A General Atomics MQ-9 Reaper crashed into Lake Ontario November 13 after a satellite link to the drone failed. The Reaper was being operated by the 174th Attack Wing from Wheeler Sack Army Airfield at Fort Drum, N.Y., in military controlled airspace above 18,000 feet when control was lost. Another drone, an MQ-1B Predator, crashed at Holloman AFB New Mexico a month ago.
Holloman Air Force Base
Boeing and the U.S. Air Force completed the first flight of an unmanned QF-16 aerial target from Tyndall Air Force Base, Fla., on September 19. Flown by two Air Force test pilots in a ground station, the modified Lockheed Martin F-16 reached an altitude of 40,000 feet and a speed of Mach 1.47.
On May 4 Boeing flew for the first time an F-16 that the company has converted for pilotless flight under the U.S. Air Force’s Full-Scale Aerial Target (FSAT) program. The flight took place at Cecil Field, near Jacksonville, Florida. A Boeing test pilot took the aircraft up to 41,000 feet during the 66-minute sortie.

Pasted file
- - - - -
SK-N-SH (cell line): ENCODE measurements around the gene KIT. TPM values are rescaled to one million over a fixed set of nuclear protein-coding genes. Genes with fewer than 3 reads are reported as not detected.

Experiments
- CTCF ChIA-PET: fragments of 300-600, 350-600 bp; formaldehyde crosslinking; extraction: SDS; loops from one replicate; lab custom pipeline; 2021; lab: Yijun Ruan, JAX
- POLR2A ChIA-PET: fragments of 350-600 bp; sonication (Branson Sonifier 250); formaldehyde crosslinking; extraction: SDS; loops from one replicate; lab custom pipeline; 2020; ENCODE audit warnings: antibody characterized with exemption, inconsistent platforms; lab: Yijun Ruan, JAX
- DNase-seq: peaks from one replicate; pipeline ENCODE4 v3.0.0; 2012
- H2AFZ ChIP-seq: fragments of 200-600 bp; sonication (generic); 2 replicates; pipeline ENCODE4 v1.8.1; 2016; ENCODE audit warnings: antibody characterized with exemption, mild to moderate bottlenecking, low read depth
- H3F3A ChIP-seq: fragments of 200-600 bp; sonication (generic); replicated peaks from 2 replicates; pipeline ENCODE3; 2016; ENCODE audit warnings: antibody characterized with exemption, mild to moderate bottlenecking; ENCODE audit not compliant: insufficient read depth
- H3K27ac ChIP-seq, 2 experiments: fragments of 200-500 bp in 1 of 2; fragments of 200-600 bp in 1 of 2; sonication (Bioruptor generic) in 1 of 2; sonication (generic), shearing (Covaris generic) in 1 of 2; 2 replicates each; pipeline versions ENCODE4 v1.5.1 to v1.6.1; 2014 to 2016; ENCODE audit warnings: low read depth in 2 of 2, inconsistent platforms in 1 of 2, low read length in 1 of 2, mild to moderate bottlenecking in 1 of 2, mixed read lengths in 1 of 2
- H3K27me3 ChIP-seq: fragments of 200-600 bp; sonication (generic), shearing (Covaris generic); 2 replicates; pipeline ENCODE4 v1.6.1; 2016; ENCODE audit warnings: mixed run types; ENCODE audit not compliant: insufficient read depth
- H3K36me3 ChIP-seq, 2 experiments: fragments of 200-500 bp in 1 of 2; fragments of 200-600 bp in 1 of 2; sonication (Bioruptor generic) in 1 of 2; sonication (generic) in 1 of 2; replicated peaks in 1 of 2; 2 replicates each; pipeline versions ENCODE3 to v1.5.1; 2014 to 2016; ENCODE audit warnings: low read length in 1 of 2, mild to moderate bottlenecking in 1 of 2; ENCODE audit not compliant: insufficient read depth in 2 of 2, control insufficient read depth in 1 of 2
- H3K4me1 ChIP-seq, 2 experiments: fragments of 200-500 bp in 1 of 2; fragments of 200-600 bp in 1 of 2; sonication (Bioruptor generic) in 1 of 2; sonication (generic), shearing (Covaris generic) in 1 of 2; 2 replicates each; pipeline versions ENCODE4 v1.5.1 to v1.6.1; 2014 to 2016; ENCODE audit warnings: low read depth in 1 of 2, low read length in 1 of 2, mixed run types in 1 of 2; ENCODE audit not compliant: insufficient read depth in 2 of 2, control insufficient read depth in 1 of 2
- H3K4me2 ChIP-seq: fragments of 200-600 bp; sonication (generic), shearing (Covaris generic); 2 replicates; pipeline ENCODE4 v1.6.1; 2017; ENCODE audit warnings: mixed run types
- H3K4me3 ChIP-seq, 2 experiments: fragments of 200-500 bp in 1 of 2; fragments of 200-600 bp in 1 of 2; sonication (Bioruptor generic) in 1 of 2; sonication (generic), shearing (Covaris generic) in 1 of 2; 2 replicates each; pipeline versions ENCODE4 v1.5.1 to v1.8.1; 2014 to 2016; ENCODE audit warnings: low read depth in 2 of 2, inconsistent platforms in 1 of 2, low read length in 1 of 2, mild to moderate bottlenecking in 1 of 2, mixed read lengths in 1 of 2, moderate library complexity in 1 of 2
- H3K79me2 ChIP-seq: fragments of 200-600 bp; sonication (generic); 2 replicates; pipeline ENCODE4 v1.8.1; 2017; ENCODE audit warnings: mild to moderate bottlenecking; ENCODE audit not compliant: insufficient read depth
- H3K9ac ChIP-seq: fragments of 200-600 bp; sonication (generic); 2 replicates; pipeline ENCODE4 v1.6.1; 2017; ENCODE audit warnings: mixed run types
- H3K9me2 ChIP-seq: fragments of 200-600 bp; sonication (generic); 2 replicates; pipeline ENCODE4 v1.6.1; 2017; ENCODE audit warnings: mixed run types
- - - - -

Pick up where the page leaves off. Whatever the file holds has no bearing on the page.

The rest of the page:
For many years the U.S. Air Force has operated a fleet of surplus Phantom IIs as QF-4s in the full-scale aerial target role (FSAT). Under projected usage rates, that fleet will be consumed within the next few years. Now, the Air Force has taken the first step to providing a replacement. Not surprisingly, the type chosen is the Lockheed Martin F-16, the older variants of which are entering the boneyard in some numbers.
Appearing for one day only, the F-22 Raptor thrilled the Farnborough crowd yesterday with a majestic display of power and agility. Now the Raptor heads home to join the rest of its unit at Langley, Virginia, as the F-22 fleet gathers experience and capability.
A special military facility dedicated to testing the vulnerability of GPS installations to deliberate jamming is now open to corporate pilots whose operations take them into, over or even near troubled parts of the world where jamming is becoming increasingly common.